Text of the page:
We may be a year or two late, but Ethan's hit the Phase of Constant Questions, and you know what?
It's really fun. Tiring, mind you, but fun nonetheless. Why do I say that? Maybe because there was a time when all I wanted was for Ethan to answer a simple question, never mind ask one. And maybe also because this is new to us: his sister, who was quite the talker, particularly in her preschool days, was curiously never the type to ask a ton of questions. She would TELL you plenty of things, mind you. But she wasn't the one to trail behind you asking, Why? Why? Why?
Like so many things with Ethan when it comes to his social (not intellectual, or academic development), he's now tackling a phase most kids enter around age 3 or 4. I've always said that curiosity has not been one of his hallmarks. Unlike most typical kids, he has not had an insatiable desire to figure the world out.
And so, in the past week alone, I've heard: Why is our kitchen yellow? Why does red mean stop and green mean go? What makes the thunder so loud? Why do people sneeze? What does "off limits" mean? Why does the air conditioning make things cold? Why do the kitties scratch? ...and the list goes on and on.
This made me think a little about the evolution of question asking, and answering. Back when Ethan first started therapy, one of the first things his Favorite Therapist in the World told me is that so much of communication is linked to motivation. This is why, for many kids, one of the easiest ways to encourage them to request something is to link that request to food (the hungrier they are, the better!).
And so asking questions begins with needs being met. Answering questions usually starts with "yes" or "no" responses to said needs being met (i.e. "Do you want Cheerios?" "Yes!"). But what happens next? I'm no scientist or child development expert, but it seems for us the next stage involved the accumulation of basic information. This is the stage when labeling was big and simple facts, the type that can be memorized and repeated back, reigned supreme. This stage stared with questions like, "What's that?" and progressed to "Where's daddy?" or "When is dinner?" Naturally, this was also the phase when Ethan learned to answer simple What, Where, and When questions ("What is your name?" "How old are you?" "What's that a picture of?"). I should tack Who questions on the list, but with a disclaimer: Ethan has very rarely asked them, although he's much better about answering them. I can count on one hand the number of times he's asked me, "Who is that?" I am guessing this has something to do with his natural inclination to be more interested in objects than people.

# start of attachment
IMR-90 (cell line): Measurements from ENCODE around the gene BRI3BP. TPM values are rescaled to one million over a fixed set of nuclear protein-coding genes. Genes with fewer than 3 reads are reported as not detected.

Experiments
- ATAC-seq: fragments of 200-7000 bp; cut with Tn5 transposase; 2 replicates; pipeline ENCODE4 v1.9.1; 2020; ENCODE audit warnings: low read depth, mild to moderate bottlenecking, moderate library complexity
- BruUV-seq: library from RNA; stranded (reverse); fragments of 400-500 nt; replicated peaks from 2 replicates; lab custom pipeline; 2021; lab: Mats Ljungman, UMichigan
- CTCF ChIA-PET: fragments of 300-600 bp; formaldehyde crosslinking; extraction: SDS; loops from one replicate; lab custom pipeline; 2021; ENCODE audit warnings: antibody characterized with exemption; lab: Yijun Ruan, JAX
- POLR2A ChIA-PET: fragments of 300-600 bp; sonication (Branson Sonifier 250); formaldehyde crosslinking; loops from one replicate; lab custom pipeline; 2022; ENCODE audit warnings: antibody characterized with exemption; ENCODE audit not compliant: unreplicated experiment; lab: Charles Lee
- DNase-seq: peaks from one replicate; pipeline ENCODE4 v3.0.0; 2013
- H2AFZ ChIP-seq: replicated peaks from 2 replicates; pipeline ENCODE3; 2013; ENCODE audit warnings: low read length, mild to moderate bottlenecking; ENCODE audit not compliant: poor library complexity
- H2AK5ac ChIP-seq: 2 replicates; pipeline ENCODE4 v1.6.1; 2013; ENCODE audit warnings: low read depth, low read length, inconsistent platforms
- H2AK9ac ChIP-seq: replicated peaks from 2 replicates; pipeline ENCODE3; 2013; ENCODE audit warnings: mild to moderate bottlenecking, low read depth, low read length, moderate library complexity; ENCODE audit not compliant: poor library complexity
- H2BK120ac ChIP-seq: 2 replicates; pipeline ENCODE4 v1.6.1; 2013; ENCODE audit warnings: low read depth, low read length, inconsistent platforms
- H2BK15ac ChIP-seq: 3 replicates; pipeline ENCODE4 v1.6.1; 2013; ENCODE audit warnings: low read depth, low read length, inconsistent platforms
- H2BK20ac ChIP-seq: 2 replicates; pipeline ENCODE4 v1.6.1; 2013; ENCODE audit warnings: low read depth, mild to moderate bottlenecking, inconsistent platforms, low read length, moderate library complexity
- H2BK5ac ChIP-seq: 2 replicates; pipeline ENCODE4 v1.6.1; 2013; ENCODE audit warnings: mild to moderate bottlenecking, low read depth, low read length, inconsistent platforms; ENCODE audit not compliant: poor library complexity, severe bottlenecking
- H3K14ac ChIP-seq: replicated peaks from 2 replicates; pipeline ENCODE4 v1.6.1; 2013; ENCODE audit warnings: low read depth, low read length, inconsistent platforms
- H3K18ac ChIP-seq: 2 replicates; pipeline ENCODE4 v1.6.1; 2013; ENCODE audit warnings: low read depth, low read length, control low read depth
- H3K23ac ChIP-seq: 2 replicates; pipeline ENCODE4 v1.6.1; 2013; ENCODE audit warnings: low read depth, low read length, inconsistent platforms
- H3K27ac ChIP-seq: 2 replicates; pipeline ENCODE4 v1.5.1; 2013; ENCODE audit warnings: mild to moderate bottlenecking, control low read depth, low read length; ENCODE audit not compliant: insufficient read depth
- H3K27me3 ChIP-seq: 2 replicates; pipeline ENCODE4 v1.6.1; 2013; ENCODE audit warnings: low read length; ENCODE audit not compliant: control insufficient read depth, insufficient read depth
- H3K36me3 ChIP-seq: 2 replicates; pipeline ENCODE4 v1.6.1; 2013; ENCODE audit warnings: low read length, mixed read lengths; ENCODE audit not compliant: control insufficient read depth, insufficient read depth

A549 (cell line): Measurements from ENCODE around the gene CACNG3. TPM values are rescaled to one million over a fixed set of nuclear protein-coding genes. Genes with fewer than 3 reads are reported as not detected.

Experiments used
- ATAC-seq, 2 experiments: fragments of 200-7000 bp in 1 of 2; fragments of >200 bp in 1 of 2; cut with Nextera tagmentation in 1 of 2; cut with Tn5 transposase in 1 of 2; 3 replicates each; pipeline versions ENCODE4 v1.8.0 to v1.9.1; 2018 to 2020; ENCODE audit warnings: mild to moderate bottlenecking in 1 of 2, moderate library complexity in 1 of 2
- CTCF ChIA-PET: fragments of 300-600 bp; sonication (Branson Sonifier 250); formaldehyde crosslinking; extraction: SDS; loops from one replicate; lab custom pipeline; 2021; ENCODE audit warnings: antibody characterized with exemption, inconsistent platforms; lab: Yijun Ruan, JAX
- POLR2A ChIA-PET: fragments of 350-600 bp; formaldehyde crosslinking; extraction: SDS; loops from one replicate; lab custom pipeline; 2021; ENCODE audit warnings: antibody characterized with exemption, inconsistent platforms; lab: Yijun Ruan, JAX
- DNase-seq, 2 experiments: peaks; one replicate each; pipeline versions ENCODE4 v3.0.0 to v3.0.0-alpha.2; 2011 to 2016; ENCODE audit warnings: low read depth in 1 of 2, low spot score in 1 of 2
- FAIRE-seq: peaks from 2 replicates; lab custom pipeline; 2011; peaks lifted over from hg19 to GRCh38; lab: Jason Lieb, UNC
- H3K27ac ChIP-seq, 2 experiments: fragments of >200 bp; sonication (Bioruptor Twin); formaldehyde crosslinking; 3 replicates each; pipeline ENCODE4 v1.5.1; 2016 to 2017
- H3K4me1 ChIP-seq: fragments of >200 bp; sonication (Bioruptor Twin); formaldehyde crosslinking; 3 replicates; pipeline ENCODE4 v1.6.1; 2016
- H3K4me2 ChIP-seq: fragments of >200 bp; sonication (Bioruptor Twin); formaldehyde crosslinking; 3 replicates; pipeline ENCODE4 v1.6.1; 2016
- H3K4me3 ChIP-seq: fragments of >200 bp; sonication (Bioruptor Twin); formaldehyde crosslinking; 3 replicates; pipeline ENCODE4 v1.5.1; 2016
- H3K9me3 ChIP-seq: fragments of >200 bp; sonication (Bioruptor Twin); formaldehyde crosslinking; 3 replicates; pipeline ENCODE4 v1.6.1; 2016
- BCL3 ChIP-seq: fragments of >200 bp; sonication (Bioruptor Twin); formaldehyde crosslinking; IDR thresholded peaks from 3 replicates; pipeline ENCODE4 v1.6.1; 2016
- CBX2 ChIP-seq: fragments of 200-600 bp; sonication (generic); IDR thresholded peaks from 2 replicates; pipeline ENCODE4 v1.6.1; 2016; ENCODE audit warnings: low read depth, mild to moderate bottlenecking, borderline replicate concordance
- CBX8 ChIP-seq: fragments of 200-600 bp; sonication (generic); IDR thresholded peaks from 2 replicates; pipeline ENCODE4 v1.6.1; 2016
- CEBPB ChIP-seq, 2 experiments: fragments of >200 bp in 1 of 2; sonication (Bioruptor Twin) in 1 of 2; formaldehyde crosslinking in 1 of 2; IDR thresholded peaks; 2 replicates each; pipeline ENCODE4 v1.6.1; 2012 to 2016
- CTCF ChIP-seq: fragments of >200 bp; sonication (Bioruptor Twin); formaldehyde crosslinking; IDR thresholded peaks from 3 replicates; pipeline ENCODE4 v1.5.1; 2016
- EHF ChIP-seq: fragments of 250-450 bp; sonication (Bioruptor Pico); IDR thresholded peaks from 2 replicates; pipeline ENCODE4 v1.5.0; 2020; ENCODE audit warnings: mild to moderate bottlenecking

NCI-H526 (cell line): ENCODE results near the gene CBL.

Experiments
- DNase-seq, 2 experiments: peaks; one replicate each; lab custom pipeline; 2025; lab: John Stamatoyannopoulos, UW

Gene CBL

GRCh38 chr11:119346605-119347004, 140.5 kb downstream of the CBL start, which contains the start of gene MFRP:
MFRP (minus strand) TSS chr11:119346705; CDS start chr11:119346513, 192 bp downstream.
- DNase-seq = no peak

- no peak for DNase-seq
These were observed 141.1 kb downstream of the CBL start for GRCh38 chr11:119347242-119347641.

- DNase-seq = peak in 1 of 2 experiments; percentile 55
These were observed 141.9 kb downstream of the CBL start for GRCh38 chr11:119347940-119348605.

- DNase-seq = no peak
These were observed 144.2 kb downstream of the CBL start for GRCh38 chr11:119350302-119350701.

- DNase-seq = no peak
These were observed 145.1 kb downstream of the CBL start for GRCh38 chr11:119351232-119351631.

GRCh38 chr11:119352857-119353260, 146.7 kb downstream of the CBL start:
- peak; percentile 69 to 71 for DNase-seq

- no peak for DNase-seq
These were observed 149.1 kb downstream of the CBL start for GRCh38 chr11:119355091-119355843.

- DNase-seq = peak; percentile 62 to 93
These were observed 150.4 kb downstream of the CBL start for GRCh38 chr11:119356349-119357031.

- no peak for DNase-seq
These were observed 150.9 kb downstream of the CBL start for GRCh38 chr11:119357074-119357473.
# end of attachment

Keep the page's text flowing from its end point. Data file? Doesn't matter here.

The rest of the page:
That stage went on for about two years. And now (yes!) we have reached the Whys (and sometimes Hows). This has brought my over-analyzing mind to another question (no pun intended): Which comes first, learning to ask the questions or to answer them?
I have no idea if this differs for a typical kid, but in our case, the answer isn't clear-cut. At first Ethan followed most kids in that he started by asking for things to get what he wanted. But then I think he took a slightly different path. Because communication (and question asking and answering) has everything to do with motivation, at times what he knew or could do was not reflected by what he was doing. SO, typically kids might ask What or Who questions first and then start answering them as they accumulate information. Ethan has often preferred to answer rather than ask. He doesn't often pipe in at the dinner table because he still doesn't have that inner drive to prod people to talk about themselves. But -- that doesn't mean he can't.
As for Why questions? It makes sense that kids would ask them long before they can answer them. Half the time, I don't even have good answers to the Why questions he asks. But the funny thing with Ethan is that we'll often catch him trying to do both. So he'll ask something like, "Why does that channel have a big exclamation point on the screen?" and before I can say anything he'll respond, "Oh, I know. Maybe that means the show is all over." Usually his answers are nowhere near correct, but I can see it makes him feel like a little professor, to answer himself.
This is an awful lot to write about something as simple as questions and answers, except that really it's not so simple at all. Again and again, my kids, and Ethan's autism, illuminate so much about the world around us and the different ways we develop. And the best part? As they ask and they learn, so do I.
Tuesday, July 9, 2013
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